HMM provides useful representation of dependent heterogeneous phenomena. They are very widely applied in economics, biology, genetics and finance. HMM has been successfully applied in finance since financial prices usually show nonlinear dynamics which are often due to the existence of two or more engines within which returns or volatilities disply different behavior.

Let $$\mathbf{y}=(y_t)_{t=1}^T$$ be the vector of observed variable indexd by time. HMM assumes distribution of $$y_t$$ is dependent on a hidden variable $$\mathbf{S}=(S_t)_{t=1}^T$$, which characterize the “state” in which the underlying generating process is at any time. We assume $$P(s_t=j|S_{t-1}=i)=\lambda_{ij}$$, for $$i,j=1,\cdots,k$$. Let $$\boldsymbol{\pi}$$ satisfies $$\boldsymbol{\pi}\Lambda=\boldsymbol{\pi}$$ where $$\Lambda$$ is the matrix with the $$(i,j)$$th entry $$\lambda_{ij}$$.

As a generating process, we assume if $$S_t=i$$, $$y_t\sim N(\mu_i,\sigma_i^2), i=1,\cdots,k$$ and we also assume that $$P(S_t=i)=\pi_i$$, i.e., the chain is already in the steady state. Therefore, $$$y_t|S_t,\boldsymbol{\mu},\boldsymbol{\sigma}^2\sim N(\mu_{S_t},\sigma^2_{S_t}) \tag{17.5}$$$ where $$\boldsymbol{\mu}=(\mu_1,\cdots,\mu_k)^T,\boldsymbol{\sigma}^2=(\sigma_1^2,\cdots,\sigma^2_k)$$.

Integrating over $$S_t$$, we have $$$y_t|\boldsymbol{\mu},\boldsymbol{\sigma}^2\sim \sum_{i=1}^{k}\pi N(\mu_i,\sigma^2_i) \tag{17.6}$$$ because $$P(S_t=i)=\pi$$. Therefore, HMM lead to mixture models. Here $$k$$ is finite and fixed before the analysis.

Prior Choice:

Our parameters are $$\boldsymbol{\mu}=(\mu_1,\cdots,\mu_k)$$ and $$\boldsymbol{\sigma}^2=(\sigma_1^2,\cdots,\sigma_k^2)$$ and $$\Lambda_{k\times k}$$ matrix. We use $$$\begin{split} &\mu_i|\sigma_i^2\sim N(\xi,\kappa\sigma_i^2)\\ &\sigma_i^2\sim IG(\eta,\zeta)\\ &(\lambda_{i1},\cdots,\lambda_{ik})\sim Dir(\delta_1,\cdots,\delta_k),\quad i=1,\cdots,k \end{split} \tag{17.6}$$$

Using these prior, we have the posterior as $$$p\propto p(\Lambda|\boldsymbol{\delta})p(\mathbf{S}|\Lambda)p(\boldsymbol{\mu}|\xi,\boldsymbol{\sigma}^2,\kappa)p(\boldsymbol{\sigma}^2|\eta,\zeta)p(\boldsymbol{y}|\boldsymbol{S},\boldsymbol{\mu},\boldsymbol{\sigma}^2) \tag{17.7}$$$ where $$p(\mathbf{S}|\Lambda)=p(S_1|\Lambda)\prod_{t=2}^Tp(S_t|S_{t-1},\Lambda)$$, $$p(S_1=i|\Lambda)=\pi$$, $$P(S_t=j|S_{t-1}=i,\Lambda)=\lambda_{ij}$$ and $$p(\boldsymbol{y}|\boldsymbol{S},\boldsymbol{\mu},\boldsymbol{\sigma}^2)=\prod_{t=1}^TN(y_t|\mu_{S_t},\sigma_{S_t}^2)$$.

Firstly, consider update $$\Lambda$$, let us show how to update $$(\lambda_{i1},\cdots,\lambda_{ik})$$, we have $$$\begin{split} p((\lambda_{i1},\cdots,\lambda_{ik})|\cdots)&\propto p(\Lambda|\boldsymbol{\delta})p(\mathbf{S}|\Lambda)\\ &\propto Dir((\lambda_{i1},\cdots,\lambda_{ik})|(\delta_1,\delta_k))(\mathbf{S}|\Lambda)\\ &\propto Dir((\lambda_{i1},\cdots,\lambda_{ik})|(\delta_1,\delta_k))\prod_{j=1}^k\lambda_{ij}^{n_{ij}} \end{split} \tag{17.8}$$$ where $$n_{ij}=\sum_{t=1}^{T-1}I(S_t=i,S_{t+1}=j)$$. Thus, $$$(\lambda_{i1},\cdots,\lambda_{ik})|\cdots\sim Dir(\delta_1+n_{i1},\cdots,\delta_k+n_{ik}) \tag{17.9}$$$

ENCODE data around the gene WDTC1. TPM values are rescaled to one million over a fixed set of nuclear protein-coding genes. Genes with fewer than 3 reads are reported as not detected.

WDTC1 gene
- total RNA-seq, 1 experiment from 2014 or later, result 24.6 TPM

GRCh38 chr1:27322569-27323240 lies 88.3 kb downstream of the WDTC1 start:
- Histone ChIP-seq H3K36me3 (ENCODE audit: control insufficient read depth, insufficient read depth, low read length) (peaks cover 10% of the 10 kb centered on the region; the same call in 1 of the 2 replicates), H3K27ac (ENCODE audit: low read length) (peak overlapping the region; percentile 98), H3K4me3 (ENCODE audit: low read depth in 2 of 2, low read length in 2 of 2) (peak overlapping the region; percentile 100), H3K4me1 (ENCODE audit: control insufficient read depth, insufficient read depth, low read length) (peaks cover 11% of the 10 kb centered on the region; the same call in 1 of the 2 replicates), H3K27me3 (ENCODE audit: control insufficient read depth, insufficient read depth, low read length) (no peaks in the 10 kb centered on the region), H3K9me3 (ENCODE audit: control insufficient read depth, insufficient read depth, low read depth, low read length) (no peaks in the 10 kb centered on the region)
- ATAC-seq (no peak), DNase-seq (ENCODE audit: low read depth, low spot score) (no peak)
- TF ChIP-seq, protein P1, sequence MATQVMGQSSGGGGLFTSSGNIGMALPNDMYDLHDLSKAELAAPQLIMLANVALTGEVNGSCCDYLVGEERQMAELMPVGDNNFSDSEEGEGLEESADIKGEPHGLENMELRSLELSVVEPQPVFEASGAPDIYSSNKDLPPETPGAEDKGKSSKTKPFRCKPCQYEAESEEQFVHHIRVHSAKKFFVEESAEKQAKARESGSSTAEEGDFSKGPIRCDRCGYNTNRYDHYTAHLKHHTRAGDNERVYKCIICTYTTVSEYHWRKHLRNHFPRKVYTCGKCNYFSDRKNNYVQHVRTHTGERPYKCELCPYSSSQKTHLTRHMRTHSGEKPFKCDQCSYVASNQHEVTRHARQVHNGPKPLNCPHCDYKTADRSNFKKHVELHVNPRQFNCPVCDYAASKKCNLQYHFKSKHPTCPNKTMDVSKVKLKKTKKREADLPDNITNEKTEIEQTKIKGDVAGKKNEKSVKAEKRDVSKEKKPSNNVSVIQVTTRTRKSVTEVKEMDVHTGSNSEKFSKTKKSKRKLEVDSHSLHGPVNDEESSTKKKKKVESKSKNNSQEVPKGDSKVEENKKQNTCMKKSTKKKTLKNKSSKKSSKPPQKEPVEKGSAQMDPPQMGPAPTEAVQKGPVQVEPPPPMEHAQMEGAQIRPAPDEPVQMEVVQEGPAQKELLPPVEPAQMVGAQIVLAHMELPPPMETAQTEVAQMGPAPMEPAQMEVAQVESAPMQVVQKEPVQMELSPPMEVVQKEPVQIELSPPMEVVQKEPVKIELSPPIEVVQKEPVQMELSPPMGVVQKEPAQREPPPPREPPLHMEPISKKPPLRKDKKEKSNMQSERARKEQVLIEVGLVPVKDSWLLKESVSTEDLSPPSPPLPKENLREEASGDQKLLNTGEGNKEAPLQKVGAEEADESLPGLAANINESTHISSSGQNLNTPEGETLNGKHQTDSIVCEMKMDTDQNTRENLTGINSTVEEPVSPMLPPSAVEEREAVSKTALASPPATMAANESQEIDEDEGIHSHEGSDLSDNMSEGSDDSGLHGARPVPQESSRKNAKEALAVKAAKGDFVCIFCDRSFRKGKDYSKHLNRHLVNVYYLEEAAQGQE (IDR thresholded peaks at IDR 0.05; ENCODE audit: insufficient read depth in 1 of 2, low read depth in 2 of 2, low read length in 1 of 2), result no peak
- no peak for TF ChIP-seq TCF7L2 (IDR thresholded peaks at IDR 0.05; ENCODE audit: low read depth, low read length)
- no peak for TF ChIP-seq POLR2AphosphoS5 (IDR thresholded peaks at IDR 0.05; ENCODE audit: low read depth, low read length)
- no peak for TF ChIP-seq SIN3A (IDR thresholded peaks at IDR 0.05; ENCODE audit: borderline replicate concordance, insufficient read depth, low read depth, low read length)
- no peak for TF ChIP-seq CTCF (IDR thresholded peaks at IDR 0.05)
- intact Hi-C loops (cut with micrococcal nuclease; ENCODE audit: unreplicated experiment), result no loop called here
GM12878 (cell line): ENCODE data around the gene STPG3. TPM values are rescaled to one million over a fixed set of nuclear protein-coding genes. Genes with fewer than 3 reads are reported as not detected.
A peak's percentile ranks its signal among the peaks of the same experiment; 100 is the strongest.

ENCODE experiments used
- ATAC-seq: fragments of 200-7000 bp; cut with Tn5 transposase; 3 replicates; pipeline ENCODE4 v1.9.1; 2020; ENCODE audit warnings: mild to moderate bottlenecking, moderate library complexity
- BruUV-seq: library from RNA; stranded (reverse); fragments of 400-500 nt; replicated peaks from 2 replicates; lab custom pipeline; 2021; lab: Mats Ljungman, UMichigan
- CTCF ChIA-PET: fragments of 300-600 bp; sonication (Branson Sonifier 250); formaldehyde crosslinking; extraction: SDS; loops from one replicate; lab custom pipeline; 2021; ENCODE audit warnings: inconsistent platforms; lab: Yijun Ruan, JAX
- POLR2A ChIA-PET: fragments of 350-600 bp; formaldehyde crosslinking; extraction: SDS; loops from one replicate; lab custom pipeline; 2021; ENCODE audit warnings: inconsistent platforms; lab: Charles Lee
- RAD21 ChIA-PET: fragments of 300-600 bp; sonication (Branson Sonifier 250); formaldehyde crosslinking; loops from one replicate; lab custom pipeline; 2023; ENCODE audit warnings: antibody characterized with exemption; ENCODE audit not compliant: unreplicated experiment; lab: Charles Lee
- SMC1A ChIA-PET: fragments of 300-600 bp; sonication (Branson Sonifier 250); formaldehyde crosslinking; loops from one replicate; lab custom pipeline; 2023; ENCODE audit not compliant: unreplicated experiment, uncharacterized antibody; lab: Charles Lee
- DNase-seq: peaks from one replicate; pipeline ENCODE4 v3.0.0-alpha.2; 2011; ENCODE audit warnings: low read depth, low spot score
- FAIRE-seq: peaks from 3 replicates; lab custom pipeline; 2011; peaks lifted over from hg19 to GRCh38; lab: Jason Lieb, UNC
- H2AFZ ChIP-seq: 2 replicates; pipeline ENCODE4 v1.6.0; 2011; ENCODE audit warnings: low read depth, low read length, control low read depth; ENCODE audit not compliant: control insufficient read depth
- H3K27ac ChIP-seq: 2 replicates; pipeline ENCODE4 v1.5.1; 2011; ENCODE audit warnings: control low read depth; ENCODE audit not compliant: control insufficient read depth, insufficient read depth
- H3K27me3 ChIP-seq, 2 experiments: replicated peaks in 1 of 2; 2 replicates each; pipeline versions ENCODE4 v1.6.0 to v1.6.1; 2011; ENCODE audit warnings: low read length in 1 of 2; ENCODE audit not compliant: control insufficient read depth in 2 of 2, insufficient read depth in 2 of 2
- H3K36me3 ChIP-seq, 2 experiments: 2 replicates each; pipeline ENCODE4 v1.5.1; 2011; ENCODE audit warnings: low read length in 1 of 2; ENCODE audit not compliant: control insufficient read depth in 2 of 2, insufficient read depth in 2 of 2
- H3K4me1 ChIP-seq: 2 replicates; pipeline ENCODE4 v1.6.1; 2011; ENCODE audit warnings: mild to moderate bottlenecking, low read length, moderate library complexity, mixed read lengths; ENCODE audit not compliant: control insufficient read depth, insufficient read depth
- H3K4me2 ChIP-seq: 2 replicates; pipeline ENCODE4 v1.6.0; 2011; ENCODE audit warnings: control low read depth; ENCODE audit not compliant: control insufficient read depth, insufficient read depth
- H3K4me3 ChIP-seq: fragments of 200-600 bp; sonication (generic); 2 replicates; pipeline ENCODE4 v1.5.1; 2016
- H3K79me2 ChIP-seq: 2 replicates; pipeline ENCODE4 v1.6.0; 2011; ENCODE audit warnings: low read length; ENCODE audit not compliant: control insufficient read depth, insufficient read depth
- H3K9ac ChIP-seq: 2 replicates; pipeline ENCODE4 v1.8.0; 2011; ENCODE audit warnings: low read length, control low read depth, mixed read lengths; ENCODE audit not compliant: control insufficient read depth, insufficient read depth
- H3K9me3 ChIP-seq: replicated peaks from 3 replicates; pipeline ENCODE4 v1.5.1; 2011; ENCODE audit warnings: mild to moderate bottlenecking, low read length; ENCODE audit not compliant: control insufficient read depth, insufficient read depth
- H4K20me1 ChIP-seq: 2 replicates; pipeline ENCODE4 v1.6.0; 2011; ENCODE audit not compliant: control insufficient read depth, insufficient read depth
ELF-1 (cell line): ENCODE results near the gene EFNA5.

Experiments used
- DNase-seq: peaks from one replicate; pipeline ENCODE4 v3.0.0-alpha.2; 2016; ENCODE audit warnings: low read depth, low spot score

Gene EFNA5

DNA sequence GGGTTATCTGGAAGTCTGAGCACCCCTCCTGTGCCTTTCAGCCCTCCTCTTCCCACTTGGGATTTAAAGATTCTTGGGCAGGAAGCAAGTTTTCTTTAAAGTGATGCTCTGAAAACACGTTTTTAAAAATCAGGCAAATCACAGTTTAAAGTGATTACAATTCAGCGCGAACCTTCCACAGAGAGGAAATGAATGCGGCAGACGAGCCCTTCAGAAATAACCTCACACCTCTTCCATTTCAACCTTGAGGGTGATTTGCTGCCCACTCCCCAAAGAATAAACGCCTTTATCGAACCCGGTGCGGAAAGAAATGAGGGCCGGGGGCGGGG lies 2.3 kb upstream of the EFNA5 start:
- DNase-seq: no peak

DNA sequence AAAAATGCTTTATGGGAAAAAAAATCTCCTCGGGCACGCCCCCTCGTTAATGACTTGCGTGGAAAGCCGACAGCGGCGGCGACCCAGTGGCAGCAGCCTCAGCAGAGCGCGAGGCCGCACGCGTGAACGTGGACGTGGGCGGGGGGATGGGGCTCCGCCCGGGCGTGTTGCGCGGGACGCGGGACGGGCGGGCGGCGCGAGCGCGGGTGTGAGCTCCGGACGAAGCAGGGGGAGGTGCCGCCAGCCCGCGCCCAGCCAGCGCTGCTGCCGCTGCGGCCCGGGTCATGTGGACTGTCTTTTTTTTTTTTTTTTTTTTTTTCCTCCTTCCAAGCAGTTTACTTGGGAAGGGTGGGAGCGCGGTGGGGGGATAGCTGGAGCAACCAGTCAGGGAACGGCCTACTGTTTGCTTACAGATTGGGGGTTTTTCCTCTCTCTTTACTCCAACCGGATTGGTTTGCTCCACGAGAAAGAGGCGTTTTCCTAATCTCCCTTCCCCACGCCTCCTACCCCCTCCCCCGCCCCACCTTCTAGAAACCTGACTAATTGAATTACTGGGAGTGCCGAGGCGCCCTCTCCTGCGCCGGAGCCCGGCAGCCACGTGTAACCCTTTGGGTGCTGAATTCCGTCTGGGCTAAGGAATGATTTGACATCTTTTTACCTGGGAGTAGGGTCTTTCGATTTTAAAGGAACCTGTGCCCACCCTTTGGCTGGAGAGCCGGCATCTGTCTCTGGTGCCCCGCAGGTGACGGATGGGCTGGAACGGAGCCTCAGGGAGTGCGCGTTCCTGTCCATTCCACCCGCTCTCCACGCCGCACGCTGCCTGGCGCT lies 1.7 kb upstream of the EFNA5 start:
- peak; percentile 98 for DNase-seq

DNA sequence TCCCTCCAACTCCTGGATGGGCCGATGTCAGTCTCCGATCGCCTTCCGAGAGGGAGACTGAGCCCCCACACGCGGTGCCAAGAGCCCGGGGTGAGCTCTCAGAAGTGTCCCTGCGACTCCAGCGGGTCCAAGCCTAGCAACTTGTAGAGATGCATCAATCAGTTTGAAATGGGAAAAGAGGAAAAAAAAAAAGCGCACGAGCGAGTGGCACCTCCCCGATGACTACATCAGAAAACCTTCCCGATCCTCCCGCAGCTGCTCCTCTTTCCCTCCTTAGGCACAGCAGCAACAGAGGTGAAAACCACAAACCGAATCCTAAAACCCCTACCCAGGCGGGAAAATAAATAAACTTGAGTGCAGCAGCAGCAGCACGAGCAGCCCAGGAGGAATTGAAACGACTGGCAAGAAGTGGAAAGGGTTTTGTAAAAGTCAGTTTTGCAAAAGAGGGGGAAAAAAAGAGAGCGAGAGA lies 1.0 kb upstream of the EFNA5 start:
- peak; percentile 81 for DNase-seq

Next, consider update $$\mathbf{S}$$, we have $$$\begin{split} &P(S_t=i|\cdots)\propto N(y_t|\mu_i,\sigma_i^2)\lambda_{S_{t-1},i}\lambda_{i,S_{t+1}}\quad t=2,\cdots,T-1\\ &P(S_1=i|\cdots)\propto \pi_iN(y_t|\mu_i,\sigma_i^2)\lambda_{i,S_2}\\ &P(S_T=i|\cdots)\propto N(y_t|\mu_i,\sigma_i^2)\lambda_{S_{T-1},i} \end{split} \tag{17.10}$$$ Posterior full conditional of each $$S_t$$ is a discrete distribution on $$\{1,\cdots,k\}$$ with probabilities proportional to the expressions given in (17.10).

Next, to update $$\boldsymbol{\sigma}^2$$, we have $$$\begin{split} p(\sigma_i^2|\cdots)&\propto IG(\sigma_i^2|\eta,\zeta)N(\mu_i|\xi,\kappa\sigma_i^2)\prod_{S_t=i}N(y_t|\mu_i,\sigma_i^2)\\ &\propto \exp\{-\sum_{S_t=i}\frac{(y_t-\mu_i)^2}{2\sigma^2_i}-\frac{(\mu_i-\xi)^2}{2\kappa\sigma_i^2}-\frac{\zeta}{\sigma_i^2}\}\times\frac{1}{(\sigma_i^2)^{\eta+1+\frac{n_i+1}{2}}} \end{split} \tag{17.11}$$$ Thus, we have the full conditionals of $$\sigma_i^2$$ as $$$\sigma_i^2|\cdots\sim IG(\eta+\frac{n_i+1}{2},\zeta+\frac{1}{2}\sum_{S_t=i}(y_t-\mu_i)^2+\frac{(\mu_i-\zeta)^2}{2\kappa}) \tag{17.12}$$$

Then for update $$\boldsymbol{\mu}$$, note that the full model is invariant to the permutation of the labels. Thus, one restricts $$\mu_1<\cdots,\mu_k$$. Without restriction, $$$\mu_i|\cdots\sim N(\frac{\kappa\sum_{S_t=i}y_t+\xi}{1+\kappa n_i},\frac{\sigma_i^2\kappa}{1+\kappa n_i}) \tag{17.13}$$$ in the case when $$k=2,3$$, one can use rejection sampling.

With out this restriction, one may have label switching problem. However, one can try with the unrestrict version first, if there is no label switching issue and the chain converges fine, then we do not need the restriction.